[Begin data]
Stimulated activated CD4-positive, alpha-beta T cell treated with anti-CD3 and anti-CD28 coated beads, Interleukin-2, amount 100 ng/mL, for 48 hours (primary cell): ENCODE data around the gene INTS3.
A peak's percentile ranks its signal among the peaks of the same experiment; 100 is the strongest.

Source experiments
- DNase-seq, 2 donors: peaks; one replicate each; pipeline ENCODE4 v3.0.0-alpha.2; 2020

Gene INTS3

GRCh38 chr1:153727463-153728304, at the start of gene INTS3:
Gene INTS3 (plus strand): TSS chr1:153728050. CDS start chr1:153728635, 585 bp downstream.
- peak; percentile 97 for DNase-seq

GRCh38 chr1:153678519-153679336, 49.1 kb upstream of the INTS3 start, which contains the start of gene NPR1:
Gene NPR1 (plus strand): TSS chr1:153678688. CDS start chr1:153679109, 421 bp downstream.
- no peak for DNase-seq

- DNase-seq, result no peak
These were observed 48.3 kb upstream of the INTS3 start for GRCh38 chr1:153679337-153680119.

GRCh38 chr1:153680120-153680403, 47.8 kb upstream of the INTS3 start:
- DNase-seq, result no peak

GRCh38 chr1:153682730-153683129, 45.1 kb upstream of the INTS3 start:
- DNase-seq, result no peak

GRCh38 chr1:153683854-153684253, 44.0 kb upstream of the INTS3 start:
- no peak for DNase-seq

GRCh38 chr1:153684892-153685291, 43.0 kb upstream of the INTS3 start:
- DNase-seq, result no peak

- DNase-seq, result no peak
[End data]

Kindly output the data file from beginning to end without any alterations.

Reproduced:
Stimulated activated CD4-positive, alpha-beta T cell treated with anti-CD3 and anti-CD28 coated beads, Interleukin-2, amount 100 ng/mL, for 48 hours (primary cell): ENCODE data around the gene INTS3.
A peak's percentile ranks its signal among the peaks of the same experiment; 100 is the strongest.

Source experiments
- DNase-seq, 2 donors: peaks; one replicate each; pipeline ENCODE4 v3.0.0-alpha.2; 2020

Gene INTS3

GRCh38 chr1:153727463-153728304, at the start of gene INTS3:
Gene INTS3 (plus strand): TSS chr1:153728050. CDS start chr1:153728635, 585 bp downstream.
- peak; percentile 97 for DNase-seq

GRCh38 chr1:153678519-153679336, 49.1 kb upstream of the INTS3 start, which contains the start of gene NPR1:
Gene NPR1 (plus strand): TSS chr1:153678688. CDS start chr1:153679109, 421 bp downstream.
- no peak for DNase-seq

- DNase-seq, result no peak
These were observed 48.3 kb upstream of the INTS3 start for GRCh38 chr1:153679337-153680119.

GRCh38 chr1:153680120-153680403, 47.8 kb upstream of the INTS3 start:
- DNase-seq, result no peak

GRCh38 chr1:153682730-153683129, 45.1 kb upstream of the INTS3 start:
- DNase-seq, result no peak

GRCh38 chr1:153683854-153684253, 44.0 kb upstream of the INTS3 start:
- no peak for DNase-seq

GRCh38 chr1:153684892-153685291, 43.0 kb upstream of the INTS3 start:
- DNase-seq, result no peak

- DNase-seq, result no peak